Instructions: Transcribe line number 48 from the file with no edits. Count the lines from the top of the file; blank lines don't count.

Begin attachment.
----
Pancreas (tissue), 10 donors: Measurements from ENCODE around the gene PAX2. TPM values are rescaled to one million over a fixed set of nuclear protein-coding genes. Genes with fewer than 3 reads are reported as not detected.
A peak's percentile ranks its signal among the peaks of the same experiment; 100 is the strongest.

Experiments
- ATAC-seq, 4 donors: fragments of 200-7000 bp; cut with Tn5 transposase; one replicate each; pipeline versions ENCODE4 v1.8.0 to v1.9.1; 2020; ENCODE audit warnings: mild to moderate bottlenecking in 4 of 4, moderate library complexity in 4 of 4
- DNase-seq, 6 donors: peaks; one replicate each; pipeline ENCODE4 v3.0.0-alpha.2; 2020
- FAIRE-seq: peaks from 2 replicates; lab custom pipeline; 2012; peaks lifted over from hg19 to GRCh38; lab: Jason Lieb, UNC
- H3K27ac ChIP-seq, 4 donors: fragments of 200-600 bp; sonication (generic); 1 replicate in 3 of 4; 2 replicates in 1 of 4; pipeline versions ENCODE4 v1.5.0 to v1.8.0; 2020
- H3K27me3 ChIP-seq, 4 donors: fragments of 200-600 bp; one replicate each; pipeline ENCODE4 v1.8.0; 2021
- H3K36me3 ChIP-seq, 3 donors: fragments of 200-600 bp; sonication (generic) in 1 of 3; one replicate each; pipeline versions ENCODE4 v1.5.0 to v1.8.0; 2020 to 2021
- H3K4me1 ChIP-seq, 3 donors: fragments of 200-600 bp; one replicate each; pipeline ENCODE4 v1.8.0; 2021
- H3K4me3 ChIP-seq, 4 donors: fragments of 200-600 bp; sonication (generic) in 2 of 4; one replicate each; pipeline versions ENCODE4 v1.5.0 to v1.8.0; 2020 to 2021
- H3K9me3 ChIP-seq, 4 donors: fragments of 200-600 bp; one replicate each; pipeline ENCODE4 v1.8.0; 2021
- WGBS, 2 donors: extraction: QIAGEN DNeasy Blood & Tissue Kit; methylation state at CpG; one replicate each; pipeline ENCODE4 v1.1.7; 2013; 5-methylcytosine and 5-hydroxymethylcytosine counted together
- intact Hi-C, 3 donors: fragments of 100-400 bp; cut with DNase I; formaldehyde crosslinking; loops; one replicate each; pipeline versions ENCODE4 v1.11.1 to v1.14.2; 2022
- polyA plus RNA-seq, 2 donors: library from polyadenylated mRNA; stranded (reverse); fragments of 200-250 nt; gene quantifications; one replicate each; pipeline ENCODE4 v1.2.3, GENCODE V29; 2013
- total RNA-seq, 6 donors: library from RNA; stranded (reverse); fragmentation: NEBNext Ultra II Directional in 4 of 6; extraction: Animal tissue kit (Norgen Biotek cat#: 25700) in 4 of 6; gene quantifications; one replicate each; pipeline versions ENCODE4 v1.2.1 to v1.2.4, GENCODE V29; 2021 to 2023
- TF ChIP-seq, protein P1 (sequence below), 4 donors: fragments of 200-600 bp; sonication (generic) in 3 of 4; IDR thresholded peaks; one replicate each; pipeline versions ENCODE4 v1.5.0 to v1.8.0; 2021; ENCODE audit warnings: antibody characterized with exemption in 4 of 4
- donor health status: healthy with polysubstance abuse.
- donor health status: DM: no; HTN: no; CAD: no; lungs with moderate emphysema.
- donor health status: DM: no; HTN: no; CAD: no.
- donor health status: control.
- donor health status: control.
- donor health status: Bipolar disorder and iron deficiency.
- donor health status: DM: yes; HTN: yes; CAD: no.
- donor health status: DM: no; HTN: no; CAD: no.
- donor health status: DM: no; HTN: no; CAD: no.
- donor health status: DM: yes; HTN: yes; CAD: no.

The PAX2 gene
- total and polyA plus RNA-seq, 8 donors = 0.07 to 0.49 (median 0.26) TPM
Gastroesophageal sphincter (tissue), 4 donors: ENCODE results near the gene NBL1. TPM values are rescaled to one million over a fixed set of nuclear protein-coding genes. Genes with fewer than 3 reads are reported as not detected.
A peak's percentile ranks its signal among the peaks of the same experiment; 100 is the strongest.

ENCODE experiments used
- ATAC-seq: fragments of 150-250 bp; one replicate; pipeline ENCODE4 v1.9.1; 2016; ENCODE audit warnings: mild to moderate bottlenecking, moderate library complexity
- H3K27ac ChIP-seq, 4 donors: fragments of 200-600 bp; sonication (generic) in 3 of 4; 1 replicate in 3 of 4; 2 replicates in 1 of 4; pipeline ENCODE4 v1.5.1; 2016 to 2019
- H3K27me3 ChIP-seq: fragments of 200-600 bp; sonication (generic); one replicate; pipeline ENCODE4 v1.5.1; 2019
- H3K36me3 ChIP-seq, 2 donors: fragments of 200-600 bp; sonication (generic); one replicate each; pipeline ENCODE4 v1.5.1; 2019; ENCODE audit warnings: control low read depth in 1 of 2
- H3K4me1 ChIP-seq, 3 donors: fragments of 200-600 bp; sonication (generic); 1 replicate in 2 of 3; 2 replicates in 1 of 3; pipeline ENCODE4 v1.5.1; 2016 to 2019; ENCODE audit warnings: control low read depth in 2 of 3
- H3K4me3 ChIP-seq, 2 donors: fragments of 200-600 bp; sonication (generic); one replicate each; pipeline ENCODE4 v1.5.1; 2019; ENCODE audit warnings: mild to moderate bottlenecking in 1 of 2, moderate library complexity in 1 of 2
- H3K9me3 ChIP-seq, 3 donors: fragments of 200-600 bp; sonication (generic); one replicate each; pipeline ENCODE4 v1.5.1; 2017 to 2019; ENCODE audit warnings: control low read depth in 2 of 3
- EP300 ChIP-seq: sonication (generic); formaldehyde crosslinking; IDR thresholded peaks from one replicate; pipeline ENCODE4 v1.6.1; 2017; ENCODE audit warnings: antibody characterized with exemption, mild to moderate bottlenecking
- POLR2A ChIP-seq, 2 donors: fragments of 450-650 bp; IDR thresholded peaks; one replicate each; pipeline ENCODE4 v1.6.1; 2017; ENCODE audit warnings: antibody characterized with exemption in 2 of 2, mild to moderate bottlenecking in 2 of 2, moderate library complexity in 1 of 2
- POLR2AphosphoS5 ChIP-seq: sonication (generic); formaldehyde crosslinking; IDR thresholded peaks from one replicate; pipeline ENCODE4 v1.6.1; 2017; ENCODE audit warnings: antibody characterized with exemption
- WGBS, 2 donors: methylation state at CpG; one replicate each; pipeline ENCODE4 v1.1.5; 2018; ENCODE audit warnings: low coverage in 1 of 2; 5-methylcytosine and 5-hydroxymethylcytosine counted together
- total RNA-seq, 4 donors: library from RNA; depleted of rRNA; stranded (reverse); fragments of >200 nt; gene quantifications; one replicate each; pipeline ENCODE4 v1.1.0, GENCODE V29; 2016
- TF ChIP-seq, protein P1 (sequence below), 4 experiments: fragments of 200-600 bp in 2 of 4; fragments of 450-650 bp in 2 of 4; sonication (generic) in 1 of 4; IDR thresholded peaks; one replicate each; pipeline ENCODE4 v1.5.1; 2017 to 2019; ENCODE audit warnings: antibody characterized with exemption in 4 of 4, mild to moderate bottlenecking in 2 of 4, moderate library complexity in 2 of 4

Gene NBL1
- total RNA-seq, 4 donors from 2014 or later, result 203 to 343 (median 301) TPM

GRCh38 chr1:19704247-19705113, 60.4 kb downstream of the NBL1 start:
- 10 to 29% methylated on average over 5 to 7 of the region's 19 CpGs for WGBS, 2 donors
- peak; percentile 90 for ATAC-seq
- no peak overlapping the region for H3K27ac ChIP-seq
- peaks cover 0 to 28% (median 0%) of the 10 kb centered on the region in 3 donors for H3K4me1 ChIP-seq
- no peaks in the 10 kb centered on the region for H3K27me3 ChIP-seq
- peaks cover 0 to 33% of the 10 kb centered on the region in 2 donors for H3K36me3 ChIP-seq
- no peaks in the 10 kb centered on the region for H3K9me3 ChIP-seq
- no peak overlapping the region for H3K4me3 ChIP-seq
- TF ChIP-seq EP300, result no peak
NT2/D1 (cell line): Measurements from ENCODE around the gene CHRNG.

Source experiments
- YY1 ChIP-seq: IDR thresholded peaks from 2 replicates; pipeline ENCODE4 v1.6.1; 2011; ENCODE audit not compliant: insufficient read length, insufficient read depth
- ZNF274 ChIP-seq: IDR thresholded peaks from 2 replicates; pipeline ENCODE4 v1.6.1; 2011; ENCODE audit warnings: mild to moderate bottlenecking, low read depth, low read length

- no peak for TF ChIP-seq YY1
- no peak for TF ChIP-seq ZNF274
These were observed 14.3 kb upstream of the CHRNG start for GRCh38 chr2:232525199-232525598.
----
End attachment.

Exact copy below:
GRCh38 chr1:19704247-19705113, 60.4 kb downstream of the NBL1 start: